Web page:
Team PLANETE

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Section: New Results

Experimental Environment for future Internet architecture

Participants : Walid Dabbous, Diego Dujovne, Jahanzeb Farooq, Mathieu Lacage, Thierry Parmentelat, Bilel Ben Rhomdhanne, Thierry Turletti.

The Internet is relatively resistant to fundamental change (differentiated services, IP multicast, and secure routing protocols have not seen wide-scale deployment).

A major impediment to deploying these services is the need for coordination: an Internet service provider (ISP) that deploys the service garners little benefit until other domains follow suit. Researchers are also under pressure to justify their work in the context of a federated network by explaining how new protocols could be deployed one network at a time, but emphasizing incremental deployability does not necessarily lead to the best architecture. In fact, focusing on incremental deployment may lead to solutions where each step along the path makes sense, but the end state is wrong. The substantive improvements to the Internet architecture may require fundamental change that is not incrementally deployable.

Network virtualisation has been proposed to support realistic large scale shared experimental facilities such as PlanetLab and GENI. We are working on this topic in the context of the European OneLab project.

Testing on PlanetLab has become a nearly obligatory step for an empirical research paper on a new network application or protocol to be accepted into a major networking conference or by the most prestigious networking journals. If one wishes to test a new video streaming application, or a new peer-to-peer routing overlay, or a new active measurement system for geo-location of internet hosts, hundreds of PlanetLab nodes are available for this purpose. PlanetLab gives the researcher login access to systems scattered throughout the world, with a Linux environment that is consistent across all of them.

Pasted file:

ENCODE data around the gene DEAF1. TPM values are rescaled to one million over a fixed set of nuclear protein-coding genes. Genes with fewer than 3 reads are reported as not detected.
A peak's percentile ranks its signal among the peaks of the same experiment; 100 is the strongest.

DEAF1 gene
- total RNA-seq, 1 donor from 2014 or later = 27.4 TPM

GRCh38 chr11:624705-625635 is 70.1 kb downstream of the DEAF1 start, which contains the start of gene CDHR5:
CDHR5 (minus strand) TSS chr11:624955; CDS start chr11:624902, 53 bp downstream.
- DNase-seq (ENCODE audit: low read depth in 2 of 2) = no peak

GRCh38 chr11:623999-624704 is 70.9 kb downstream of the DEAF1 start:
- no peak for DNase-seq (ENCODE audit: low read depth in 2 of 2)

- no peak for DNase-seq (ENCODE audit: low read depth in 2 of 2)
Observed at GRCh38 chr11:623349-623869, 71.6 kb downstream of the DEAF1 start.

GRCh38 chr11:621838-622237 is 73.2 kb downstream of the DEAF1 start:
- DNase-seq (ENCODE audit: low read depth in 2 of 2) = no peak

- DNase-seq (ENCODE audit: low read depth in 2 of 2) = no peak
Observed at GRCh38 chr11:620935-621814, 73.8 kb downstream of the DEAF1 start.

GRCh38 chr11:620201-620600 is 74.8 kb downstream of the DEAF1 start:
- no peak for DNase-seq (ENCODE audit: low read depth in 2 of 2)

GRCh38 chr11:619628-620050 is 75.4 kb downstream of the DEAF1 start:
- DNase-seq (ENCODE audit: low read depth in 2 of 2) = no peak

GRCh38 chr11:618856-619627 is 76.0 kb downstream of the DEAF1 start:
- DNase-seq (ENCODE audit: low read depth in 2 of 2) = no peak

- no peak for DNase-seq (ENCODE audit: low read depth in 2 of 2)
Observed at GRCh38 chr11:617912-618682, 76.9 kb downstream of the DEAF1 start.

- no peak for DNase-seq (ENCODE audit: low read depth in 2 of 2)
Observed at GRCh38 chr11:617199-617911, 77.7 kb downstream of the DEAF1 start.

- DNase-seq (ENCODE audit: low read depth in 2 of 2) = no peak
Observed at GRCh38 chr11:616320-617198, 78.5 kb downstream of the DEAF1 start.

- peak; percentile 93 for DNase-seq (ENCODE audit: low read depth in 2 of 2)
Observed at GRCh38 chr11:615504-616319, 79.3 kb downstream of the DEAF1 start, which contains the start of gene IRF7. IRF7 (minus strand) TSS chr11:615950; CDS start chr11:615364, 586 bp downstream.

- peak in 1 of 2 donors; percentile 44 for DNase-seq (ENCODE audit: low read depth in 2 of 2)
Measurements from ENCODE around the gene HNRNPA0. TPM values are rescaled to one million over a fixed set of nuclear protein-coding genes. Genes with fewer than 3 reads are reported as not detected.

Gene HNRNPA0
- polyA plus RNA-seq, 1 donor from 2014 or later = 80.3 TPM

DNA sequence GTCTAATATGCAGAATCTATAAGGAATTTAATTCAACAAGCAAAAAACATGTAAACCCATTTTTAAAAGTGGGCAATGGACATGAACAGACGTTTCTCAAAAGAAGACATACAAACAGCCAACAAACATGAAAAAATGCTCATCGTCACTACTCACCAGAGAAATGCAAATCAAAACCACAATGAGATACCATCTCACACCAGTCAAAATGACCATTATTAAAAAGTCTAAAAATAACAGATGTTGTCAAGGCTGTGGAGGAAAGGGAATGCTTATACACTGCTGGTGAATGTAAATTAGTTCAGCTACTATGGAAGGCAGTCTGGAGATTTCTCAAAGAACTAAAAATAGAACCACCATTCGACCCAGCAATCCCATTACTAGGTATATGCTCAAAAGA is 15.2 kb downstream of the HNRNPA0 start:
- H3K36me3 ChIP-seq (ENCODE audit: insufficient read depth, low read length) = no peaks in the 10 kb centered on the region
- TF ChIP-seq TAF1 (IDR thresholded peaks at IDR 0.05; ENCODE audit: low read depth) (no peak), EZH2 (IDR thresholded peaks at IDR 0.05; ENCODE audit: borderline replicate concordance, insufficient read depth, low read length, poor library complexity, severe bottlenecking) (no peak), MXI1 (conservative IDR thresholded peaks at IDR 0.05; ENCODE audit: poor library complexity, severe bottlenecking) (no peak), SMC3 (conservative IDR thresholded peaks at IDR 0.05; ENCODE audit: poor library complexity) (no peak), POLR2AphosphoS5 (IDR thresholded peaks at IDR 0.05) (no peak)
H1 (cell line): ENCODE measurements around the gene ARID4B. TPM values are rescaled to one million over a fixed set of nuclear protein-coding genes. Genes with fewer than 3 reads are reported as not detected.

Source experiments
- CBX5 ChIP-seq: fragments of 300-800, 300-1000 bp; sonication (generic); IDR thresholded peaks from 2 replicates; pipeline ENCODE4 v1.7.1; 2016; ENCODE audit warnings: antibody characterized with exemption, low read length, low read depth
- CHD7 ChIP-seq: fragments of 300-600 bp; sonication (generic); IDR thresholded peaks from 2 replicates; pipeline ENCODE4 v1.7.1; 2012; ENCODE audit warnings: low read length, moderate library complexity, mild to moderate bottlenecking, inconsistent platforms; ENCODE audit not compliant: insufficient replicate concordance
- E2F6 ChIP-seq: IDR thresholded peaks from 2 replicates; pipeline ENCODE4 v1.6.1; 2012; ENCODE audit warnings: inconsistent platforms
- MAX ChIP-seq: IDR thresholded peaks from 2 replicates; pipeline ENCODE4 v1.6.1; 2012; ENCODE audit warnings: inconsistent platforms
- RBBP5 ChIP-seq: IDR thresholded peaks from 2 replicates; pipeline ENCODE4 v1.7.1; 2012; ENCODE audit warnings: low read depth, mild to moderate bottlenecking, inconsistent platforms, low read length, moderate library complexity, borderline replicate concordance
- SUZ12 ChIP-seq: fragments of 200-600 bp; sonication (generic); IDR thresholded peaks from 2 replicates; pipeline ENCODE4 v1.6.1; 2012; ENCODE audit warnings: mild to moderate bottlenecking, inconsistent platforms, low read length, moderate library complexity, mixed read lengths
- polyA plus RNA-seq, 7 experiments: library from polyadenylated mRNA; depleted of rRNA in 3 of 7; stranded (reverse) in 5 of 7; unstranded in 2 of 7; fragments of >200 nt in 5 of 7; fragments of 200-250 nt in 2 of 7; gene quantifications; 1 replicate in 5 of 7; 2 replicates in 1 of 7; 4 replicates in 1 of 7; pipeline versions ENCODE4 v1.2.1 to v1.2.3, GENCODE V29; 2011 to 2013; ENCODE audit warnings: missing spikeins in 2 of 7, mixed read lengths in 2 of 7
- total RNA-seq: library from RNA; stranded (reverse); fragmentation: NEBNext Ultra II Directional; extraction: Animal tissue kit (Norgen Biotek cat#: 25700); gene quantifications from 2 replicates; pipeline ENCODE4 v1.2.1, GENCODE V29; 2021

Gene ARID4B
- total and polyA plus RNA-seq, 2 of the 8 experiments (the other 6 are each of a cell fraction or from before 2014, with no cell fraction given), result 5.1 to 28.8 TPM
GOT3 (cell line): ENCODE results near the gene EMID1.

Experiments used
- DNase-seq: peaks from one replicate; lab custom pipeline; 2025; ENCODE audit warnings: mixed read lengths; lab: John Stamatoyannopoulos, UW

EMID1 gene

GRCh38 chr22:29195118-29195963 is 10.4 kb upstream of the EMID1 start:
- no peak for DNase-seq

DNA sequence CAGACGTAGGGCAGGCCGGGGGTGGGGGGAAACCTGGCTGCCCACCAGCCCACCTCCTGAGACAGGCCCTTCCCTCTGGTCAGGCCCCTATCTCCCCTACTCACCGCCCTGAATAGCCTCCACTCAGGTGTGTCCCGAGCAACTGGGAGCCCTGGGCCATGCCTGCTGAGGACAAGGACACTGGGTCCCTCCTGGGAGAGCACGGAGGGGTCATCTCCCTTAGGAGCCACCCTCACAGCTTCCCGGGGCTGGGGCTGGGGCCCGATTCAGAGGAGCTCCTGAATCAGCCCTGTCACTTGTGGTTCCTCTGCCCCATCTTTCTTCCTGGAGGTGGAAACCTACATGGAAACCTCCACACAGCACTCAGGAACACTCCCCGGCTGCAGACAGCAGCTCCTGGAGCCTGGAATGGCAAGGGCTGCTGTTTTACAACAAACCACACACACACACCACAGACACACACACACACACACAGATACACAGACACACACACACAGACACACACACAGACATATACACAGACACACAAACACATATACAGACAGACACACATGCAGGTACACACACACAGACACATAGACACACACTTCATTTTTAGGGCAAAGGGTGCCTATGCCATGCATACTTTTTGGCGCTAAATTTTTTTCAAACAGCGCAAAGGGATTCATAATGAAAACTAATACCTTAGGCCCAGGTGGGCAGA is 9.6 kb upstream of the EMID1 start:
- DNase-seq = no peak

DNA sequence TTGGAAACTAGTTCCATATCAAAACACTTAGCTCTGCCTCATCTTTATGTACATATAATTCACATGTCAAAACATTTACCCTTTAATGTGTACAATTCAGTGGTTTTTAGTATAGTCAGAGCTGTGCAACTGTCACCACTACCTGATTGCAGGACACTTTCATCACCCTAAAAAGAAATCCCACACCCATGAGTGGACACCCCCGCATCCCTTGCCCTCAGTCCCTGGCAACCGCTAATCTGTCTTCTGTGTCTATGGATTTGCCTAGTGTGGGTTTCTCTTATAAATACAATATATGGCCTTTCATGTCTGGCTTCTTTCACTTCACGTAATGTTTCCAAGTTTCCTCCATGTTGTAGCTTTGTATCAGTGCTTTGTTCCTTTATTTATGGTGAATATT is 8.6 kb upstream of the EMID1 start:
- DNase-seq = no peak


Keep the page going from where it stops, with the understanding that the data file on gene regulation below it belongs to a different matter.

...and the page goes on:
However, network environments are becoming ever more heterogeneous. Third generation telephony is bringing large numbers of handheld wireless devices into the Internet. Wireless mesh and ad-hoc networks may soon make it common for data to cross multiple wireless hops while being routed in unconventional ways. For these new environments, new networking applications will arise. For their development and evaluation, researchers and developers will need the ability to launch applications on endhosts located in these different environments.

It is sometimes unrealistic to implement new network technology, for reasons that can be either technological - the technology is not yet available -, economical - the technology is too expensive -, or simply pragmatical - e.g. when actual mobility is key. For these kinds of situations, we believe it can be very convenient and powerful to resort to emulation techniques, in which real packets can be managed as if they had crossed, e.g., an ad hoc network.

In the OneLab project, we work to provide a unified environment for the next generation of network experiments. Such a large scale, open, heterogeneous testbed should be beneficial to the whole networking academic and industrial community.


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